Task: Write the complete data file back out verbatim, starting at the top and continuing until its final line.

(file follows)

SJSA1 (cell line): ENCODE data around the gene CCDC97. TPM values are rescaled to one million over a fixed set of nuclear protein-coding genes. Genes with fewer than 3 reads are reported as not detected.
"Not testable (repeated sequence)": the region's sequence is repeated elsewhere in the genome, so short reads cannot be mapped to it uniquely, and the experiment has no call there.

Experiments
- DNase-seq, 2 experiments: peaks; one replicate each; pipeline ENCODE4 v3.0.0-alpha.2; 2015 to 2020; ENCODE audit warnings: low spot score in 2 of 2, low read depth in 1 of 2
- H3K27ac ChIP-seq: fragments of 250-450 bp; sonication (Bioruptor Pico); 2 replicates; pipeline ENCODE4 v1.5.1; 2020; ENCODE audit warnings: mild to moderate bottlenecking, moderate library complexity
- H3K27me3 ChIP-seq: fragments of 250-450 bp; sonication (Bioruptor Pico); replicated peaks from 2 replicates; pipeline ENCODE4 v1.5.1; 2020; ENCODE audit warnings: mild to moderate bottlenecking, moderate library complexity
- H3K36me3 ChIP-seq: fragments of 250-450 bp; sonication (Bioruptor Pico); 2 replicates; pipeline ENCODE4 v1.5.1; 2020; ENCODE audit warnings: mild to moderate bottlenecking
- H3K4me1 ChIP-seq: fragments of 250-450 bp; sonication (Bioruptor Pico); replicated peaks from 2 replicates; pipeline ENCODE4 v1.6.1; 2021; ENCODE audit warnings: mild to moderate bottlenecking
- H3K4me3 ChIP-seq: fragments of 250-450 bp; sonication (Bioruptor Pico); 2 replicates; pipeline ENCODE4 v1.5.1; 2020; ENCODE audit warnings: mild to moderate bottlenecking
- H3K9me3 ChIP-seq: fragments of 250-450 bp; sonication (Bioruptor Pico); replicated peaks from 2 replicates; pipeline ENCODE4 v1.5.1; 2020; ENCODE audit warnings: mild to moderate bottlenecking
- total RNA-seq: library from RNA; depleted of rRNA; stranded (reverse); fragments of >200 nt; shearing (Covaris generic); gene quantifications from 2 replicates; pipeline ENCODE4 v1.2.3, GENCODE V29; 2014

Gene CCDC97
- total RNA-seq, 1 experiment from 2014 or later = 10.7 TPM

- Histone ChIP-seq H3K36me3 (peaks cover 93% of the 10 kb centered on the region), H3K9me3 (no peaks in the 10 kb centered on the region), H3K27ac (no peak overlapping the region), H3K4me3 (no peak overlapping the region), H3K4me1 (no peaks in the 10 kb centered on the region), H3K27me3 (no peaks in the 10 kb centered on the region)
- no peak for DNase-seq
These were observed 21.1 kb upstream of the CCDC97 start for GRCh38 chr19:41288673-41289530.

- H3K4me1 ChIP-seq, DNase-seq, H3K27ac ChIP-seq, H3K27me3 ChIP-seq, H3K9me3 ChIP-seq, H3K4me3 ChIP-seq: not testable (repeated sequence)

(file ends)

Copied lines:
SJSA1 (cell line): ENCODE data around the gene CCDC97. TPM values are rescaled to one million over a fixed set of nuclear protein-coding genes. Genes with fewer than 3 reads are reported as not detected.
"Not testable (repeated sequence)": the region's sequence is repeated elsewhere in the genome, so short reads cannot be mapped to it uniquely, and the experiment has no call there.

Experiments
- DNase-seq, 2 experiments: peaks; one replicate each; pipeline ENCODE4 v3.0.0-alpha.2; 2015 to 2020; ENCODE audit warnings: low spot score in 2 of 2, low read depth in 1 of 2
- H3K27ac ChIP-seq: fragments of 250-450 bp; sonication (Bioruptor Pico); 2 replicates; pipeline ENCODE4 v1.5.1; 2020; ENCODE audit warnings: mild to moderate bottlenecking, moderate library complexity
- H3K27me3 ChIP-seq: fragments of 250-450 bp; sonication (Bioruptor Pico); replicated peaks from 2 replicates; pipeline ENCODE4 v1.5.1; 2020; ENCODE audit warnings: mild to moderate bottlenecking, moderate library complexity
- H3K36me3 ChIP-seq: fragments of 250-450 bp; sonication (Bioruptor Pico); 2 replicates; pipeline ENCODE4 v1.5.1; 2020; ENCODE audit warnings: mild to moderate bottlenecking
- H3K4me1 ChIP-seq: fragments of 250-450 bp; sonication (Bioruptor Pico); replicated peaks from 2 replicates; pipeline ENCODE4 v1.6.1; 2021; ENCODE audit warnings: mild to moderate bottlenecking
- H3K4me3 ChIP-seq: fragments of 250-450 bp; sonication (Bioruptor Pico); 2 replicates; pipeline ENCODE4 v1.5.1; 2020; ENCODE audit warnings: mild to moderate bottlenecking
- H3K9me3 ChIP-seq: fragments of 250-450 bp; sonication (Bioruptor Pico); replicated peaks from 2 replicates; pipeline ENCODE4 v1.5.1; 2020; ENCODE audit warnings: mild to moderate bottlenecking
- total RNA-seq: library from RNA; depleted of rRNA; stranded (reverse); fragments of >200 nt; shearing (Covaris generic); gene quantifications from 2 replicates; pipeline ENCODE4 v1.2.3, GENCODE V29; 2014

Gene CCDC97
- total RNA-seq, 1 experiment from 2014 or later = 10.7 TPM

- Histone ChIP-seq H3K36me3 (peaks cover 93% of the 10 kb centered on the region), H3K9me3 (no peaks in the 10 kb centered on the region), H3K27ac (no peak overlapping the region), H3K4me3 (no peak overlapping the region), H3K4me1 (no peaks in the 10 kb centered on the region), H3K27me3 (no peaks in the 10 kb centered on the region)
- no peak for DNase-seq
These were observed 21.1 kb upstream of the CCDC97 start for GRCh38 chr19:41288673-41289530.

- H3K4me1 ChIP-seq, DNase-seq, H3K27ac ChIP-seq, H3K27me3 ChIP-seq, H3K9me3 ChIP-seq, H3K4me3 ChIP-seq: not testable (repeated sequence)